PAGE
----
Translating research findings into useful policy for noncommunicable disease control in the Caribbean

Douglas W. Slater About the author

The Port of Spain Declaration on noncommunicable diseases (NCDs) stands out as an exemplar of considerable magnitude, not only to the Caribbean Community (CARICOM), but to the world. It was first time that the Conference of Heads of Government dedicated an entire meeting to a health theme, giving NCDs the pre-eminence that fostered the organization of the United Nations High Level Meeting on NCDs and its associated political declaration. This served as the platform for establishing NCDs as a problem requiring a multisectoral, whole-society approach.

The CARICOM Heads of Government had the foresight to include in the Declaration, an evaluation of its progress at the 5-year mark. The Pan American Health Organization (PAHO) and CARICOM were requested to put in place the modalities for such an evaluation and approached the International Development Research Centre of Canada for its support. The research was conducted by the University of the West Indies’ (UWI) Cave Hill Chronic Disease Research Centre (now named after Sir George Alleyne), with oversight provided by a steering committee comprising CARICOM, the Caribbean Public Health Agency (CARPHA), and PAHO, among others. After 18 months of work, the results were shared with a multisector group of professionals.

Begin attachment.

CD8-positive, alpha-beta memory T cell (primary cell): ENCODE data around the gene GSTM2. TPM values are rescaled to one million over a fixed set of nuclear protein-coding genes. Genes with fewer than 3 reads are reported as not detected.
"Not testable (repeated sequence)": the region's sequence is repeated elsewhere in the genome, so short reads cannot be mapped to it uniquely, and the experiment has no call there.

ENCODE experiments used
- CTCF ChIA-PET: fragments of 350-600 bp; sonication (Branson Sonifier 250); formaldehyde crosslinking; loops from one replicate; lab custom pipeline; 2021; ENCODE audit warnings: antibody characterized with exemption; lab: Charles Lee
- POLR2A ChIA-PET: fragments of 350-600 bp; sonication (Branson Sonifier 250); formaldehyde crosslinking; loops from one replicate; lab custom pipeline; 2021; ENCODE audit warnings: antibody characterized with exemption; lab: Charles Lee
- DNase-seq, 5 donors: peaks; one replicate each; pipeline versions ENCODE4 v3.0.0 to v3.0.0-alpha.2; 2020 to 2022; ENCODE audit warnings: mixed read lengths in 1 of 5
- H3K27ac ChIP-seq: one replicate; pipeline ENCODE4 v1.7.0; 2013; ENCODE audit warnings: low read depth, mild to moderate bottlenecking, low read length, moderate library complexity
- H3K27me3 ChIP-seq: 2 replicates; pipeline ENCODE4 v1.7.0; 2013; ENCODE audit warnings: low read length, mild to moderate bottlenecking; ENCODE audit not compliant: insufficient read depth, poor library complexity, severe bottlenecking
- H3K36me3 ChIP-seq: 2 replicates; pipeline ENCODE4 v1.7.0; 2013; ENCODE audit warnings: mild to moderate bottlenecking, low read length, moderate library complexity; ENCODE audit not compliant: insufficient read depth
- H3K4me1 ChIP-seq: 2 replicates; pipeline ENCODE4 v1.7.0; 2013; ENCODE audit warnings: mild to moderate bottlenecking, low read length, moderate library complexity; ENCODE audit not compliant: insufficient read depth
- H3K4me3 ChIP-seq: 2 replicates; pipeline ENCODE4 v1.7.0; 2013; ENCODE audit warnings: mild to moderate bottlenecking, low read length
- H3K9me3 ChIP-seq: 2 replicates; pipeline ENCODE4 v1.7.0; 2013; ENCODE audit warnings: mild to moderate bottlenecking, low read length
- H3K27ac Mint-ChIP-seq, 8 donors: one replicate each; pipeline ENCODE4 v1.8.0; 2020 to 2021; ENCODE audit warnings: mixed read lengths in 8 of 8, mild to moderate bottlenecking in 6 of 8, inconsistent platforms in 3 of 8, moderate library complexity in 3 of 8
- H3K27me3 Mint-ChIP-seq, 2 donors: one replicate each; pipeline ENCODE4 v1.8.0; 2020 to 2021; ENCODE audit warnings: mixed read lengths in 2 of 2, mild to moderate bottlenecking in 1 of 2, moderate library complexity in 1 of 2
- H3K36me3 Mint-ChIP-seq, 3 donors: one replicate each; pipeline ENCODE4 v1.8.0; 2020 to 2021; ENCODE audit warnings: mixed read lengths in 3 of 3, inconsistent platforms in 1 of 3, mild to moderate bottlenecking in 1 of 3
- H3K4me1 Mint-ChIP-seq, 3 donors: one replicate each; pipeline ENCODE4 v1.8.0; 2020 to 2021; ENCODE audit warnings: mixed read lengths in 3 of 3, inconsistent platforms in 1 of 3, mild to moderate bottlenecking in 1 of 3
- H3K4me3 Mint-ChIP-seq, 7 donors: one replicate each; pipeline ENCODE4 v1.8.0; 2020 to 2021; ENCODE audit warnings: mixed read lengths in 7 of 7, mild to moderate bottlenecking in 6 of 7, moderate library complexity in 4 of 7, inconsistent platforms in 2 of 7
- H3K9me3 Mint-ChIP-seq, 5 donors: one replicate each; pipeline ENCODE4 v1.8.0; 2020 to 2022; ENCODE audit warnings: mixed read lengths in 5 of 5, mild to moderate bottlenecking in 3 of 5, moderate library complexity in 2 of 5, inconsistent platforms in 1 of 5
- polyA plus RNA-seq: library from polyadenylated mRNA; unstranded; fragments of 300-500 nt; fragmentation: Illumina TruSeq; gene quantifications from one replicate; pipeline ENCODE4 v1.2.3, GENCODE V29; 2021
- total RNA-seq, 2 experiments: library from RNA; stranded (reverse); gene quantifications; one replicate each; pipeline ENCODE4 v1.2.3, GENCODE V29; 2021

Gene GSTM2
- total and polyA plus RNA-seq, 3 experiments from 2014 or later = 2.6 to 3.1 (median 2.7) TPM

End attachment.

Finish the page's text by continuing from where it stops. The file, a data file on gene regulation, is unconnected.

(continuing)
It was clear from the evaluation that the enthusiasm observed in the thoughtful targets of the Declaration were not matched by its implementation. The concept of a multisector/multistakeholder approach to problem solving has proven challenging to Member States of CARICOM, in particular the smaller ones. While tobacco legislation has been the most achievable action in the larger Member States, implementation of the regional standard for tobacco labeling has been a challenge for all.

Fortunately, the Conference of Heads of Government responded favourably to the research findings by reaffirming their commitment to the NCD goals and targets in 2016 and 2017. In 2016, they mandated the formation of a regional taskforce to address the epidemic of childhood obesity. In 2017, they affirmed the regional goal of being “tobacco-free” by 2022. In addition, at the national level, there has been recent progress; for instance, Trinidad and Tobago has stopped the sale of sugar sweetened beverages in public schools, and Barbados has imposed a fiscal tax on these beverages. There are other efforts underway, such as reducing the amount of salt in bread.

The team at UWI, led by Alafia Samuels, is deserving of the highest recognition for a job well done. We need to applaud their commitment to this work as they continue to evolve new avenues of inquiry in Member States. As such, the team has been able to interest the International Development Research Center (IDRC) in supporting appropriate NCD research interventions in our region. It is my sincere hope that we will find the will to translate their findings into useful policy.

  • Suggested citation Slater DW. Translating research findings into useful policy for noncommunicable disease control in the Caribbean. Rev Panam Salud Publica. 2018;42:e109.

Publication Dates

  • Publication in this collection
    14 Jan 2019
Organización Panamericana de la Salud Washington - Washington - United States